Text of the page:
HELP WANTED -- DRIVERS DRIVERS -- Inexperienced/Experienced. Unbeatable career Opportunities. Trainee, Company Driver, Lease Operator, Lease Trainers. (877) 369-7105 www.centraldrivingjobs.com LOOKING for Job Security? Haney Truck Line, seeks CDL-A, hazmat/doubles required. Offer Paid Dock bumps, Benefits, Bonus Program, Paid vacation! Call now 1-888-414-4667 or www.gohaney.com DRIVER --$0.01 increase per mile

Statewides after 6 months. Quarterly Bonuses. Annual Salary $45K to $60K. CDL-A, 3 months current OTR exp. 800-414-9569 www.driveknight.com LEGAL SERVICES DIVORCE $135. $165 with children. No court appearances. Complete preparation. Includes custody, support, property division and bills. BBB member. (503) 772-5295. www.paralegalalternatives.com divorce@usa.com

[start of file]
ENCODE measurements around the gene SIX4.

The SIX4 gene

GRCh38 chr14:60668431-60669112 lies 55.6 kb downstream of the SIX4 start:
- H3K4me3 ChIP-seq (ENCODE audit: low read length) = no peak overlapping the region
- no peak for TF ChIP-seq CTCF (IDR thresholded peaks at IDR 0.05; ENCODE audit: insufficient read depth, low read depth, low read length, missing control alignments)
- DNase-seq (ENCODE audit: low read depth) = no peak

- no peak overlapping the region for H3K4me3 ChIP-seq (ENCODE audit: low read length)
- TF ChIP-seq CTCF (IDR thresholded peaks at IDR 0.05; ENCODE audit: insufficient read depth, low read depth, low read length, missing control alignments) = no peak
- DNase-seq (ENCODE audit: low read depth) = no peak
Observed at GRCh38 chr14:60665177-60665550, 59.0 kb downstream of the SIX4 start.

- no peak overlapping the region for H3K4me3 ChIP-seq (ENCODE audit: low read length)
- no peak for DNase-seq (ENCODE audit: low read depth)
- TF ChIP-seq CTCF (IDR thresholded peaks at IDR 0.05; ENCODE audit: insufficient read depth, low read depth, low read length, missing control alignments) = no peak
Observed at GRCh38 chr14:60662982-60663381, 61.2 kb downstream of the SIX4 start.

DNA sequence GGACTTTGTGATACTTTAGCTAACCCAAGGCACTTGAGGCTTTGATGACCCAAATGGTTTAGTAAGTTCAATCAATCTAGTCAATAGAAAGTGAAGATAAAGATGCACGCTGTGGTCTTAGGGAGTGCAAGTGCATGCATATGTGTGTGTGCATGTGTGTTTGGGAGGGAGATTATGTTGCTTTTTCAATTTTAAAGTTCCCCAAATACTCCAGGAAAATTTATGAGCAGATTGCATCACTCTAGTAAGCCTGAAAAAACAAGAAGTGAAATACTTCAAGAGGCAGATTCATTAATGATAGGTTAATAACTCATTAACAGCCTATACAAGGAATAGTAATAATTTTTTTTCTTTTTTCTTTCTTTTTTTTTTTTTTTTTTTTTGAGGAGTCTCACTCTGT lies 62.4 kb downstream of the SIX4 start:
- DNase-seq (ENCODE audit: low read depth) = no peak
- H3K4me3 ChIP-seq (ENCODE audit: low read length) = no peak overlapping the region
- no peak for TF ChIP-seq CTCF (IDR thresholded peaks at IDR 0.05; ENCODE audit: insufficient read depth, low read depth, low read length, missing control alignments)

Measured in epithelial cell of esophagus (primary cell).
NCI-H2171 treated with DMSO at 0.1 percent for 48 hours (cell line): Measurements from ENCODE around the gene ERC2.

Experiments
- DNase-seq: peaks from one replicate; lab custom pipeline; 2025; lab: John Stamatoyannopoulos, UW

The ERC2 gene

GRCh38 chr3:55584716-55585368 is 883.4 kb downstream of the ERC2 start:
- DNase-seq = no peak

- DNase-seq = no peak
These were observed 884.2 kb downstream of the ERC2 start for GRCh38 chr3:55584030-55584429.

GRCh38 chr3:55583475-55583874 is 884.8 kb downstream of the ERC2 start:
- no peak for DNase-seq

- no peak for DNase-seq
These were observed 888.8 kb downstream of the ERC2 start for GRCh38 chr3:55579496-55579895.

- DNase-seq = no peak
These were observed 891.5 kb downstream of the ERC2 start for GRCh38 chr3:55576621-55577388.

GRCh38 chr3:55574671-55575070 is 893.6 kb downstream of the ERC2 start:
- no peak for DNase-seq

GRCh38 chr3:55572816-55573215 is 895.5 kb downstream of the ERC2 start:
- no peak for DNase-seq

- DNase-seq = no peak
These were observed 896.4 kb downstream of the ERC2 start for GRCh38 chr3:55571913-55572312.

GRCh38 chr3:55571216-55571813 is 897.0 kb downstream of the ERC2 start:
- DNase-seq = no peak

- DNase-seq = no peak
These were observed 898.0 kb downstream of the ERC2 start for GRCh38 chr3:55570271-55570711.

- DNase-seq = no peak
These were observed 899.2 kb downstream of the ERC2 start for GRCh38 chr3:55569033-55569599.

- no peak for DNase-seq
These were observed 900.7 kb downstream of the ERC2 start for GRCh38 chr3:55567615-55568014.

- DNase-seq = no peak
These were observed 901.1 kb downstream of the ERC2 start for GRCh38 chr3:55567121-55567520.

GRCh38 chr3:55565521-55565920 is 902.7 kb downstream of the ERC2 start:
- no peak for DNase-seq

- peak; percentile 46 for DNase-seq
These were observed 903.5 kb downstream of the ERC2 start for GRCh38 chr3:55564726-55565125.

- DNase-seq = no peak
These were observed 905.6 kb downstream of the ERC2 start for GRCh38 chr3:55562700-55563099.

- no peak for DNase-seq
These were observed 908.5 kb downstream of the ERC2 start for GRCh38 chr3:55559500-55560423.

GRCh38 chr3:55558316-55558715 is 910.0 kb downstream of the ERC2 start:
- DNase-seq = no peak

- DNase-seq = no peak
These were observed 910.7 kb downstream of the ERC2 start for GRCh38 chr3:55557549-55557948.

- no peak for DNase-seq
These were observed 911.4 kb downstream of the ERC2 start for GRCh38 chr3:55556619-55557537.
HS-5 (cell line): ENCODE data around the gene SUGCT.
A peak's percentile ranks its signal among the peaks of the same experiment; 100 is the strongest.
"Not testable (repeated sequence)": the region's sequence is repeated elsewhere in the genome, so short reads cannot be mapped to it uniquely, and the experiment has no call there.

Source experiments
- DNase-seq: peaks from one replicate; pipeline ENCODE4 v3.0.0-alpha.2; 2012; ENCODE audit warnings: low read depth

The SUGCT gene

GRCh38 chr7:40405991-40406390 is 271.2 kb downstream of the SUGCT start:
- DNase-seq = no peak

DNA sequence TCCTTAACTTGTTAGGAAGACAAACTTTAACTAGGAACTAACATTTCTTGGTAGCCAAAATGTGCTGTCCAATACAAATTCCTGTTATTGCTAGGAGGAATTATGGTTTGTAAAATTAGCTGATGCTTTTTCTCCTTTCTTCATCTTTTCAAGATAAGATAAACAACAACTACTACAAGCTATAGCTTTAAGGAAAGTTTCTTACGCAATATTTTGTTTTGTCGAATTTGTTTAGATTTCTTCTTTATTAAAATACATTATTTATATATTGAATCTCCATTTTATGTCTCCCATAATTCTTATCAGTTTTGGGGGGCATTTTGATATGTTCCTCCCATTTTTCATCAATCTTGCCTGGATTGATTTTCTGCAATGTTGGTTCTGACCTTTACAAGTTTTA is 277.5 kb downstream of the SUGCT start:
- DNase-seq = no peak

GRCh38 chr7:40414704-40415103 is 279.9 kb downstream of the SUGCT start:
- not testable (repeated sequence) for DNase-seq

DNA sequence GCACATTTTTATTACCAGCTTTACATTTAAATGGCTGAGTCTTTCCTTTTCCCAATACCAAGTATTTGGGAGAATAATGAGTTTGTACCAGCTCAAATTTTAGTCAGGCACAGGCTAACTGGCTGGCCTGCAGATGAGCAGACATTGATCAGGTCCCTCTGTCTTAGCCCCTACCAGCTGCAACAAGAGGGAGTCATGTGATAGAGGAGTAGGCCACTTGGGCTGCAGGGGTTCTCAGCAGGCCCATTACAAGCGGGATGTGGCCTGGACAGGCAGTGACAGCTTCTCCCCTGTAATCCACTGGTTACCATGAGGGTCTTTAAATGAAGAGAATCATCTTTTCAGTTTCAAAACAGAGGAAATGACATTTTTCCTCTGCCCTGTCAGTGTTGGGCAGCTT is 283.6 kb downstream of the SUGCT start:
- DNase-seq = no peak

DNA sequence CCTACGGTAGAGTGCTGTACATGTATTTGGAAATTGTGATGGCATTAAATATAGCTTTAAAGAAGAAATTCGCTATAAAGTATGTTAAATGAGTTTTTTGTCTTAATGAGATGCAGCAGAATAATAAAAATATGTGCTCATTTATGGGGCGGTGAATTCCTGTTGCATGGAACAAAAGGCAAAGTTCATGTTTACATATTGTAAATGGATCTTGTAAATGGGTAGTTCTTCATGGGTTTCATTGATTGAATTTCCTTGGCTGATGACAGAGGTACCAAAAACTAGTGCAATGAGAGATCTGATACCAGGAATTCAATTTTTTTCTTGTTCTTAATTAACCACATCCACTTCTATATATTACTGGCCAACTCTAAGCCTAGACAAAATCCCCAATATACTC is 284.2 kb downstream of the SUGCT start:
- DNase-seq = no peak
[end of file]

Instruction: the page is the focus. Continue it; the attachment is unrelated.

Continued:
Public Notices Basic Service Annual Ad Skyline Telecom is a quality telecommunications services provider that provides basic and enhanced services at reasonable rates within its service territory. Basic services are offered at the following rates: Single Party Residence Service, Monthly Service Charge, $19.50; Single Party Business Service, $25.00; Federal Subscriber Line Charge – Single Line, $6.50. Touch Tone Service: Touch Tone service is provided as a part of local service rate. Toll Blocking: Available at no charge; Emergency 911 Services: Surcharges for 911 services are assessed according to government policy. Low-income individuals may be eligible for Federal and State Lifeline telephone assistance programs that include discounts from the above basic and local service charges. The federal Lifeline program is undergoing some changes in July 2012 and the amount of assistance may differ on your bill. Basic services are offered to all consumers in the Skyline Telecom service territory at the rates, terms and conditions specified in the Company’s tariffs. If you have any questions regarding the Company’s services, please call us at (888) 782-4680. Published in the Okanogan Valley Gazette-Tribune on Sept. 27, 2012.#425561 IN THE SUPERIOR COURT OF WASHINGTON FOR OKANOGAN COUNTY NOTICE TO CREDITORS NO. 12-4-00048-3 In re the Estate of: KARL EUGENE JOHNSON and EDNA MAE JOHNSON, husband and wife, Deceased. The co-personal representatives named below have been appointed as co-personal representatives of this estate. Any person having a claim against the decedent must, before the time the claim would be barred by any otherwise applicable statute of limitations, present the claim in the manner as provided in RCW 11.40.070 by serving on or mailing to the co-personal representatives or the co-personal representatives’ attorney at the address stated below a copy of the claim and filing the original of the claim with the court in which the probate proceedings were commenced. The claim must be presented within the later of: (1) Thirty days after the co-personal representatives served or mailed the notice to the creditor as provided under RCW 11.40.020(1)(c); or (2) four months after the date of first publication of the notice. If the claim is not presented within this time frame, the claim is forever barred, except as otherwise provided in RCW 11.40.051 and 11.40.060. This bar is effective as to claims against both the decedent’s probate and nonprobate assets. DATE OF FILING COPY OF NOTICE TO CREDITORS with Clerk of Court: September 10, 2012. DATE OF FIRST PUBLICATION: September 20, 2012 /s/: Robert K. Johnson, Co-Personal Representative /s/: Laurie Morgan, Co-Personal Representative /s/: Anthony Castelda, WSBA #28937 Attorney for Johnson Estate PO Box 1307 Tonasket, WA 98855 (509) 486-1175 Published in the Okanogan Valley Gazette-Tribune on Sept. 20 and 27 and Oct. 4, 2012.#423530 Meeting Cancellation The Oroville City Council has canceled their Tuesday, October 2, 2012 meeting due to staff attendance at various workshops. Regular meetings are held the 1st and 3rd Tuesday of each month at 7:00 pm in the City Council Chambers. If you have any questions, please call Kathy Jones at 476-2926 ext 10. Published in the Okanogan Valley Gazette-Tribune on Sept. 27, 2012.#425476 Meeting Cancellation The Oroville Planning Commission has canceled their Wednesday, October 3, 2012 meeting. Regular meetings are held the 1st and 3rd Wednesday of each month at 4:30 pm in the City Council Chambers. If you have any questions, please call JoAnn Denney at 476-2926 ext 13. Published in the Okanogan Valley Gazette-Tribune on Sept. 27, 2012.#425567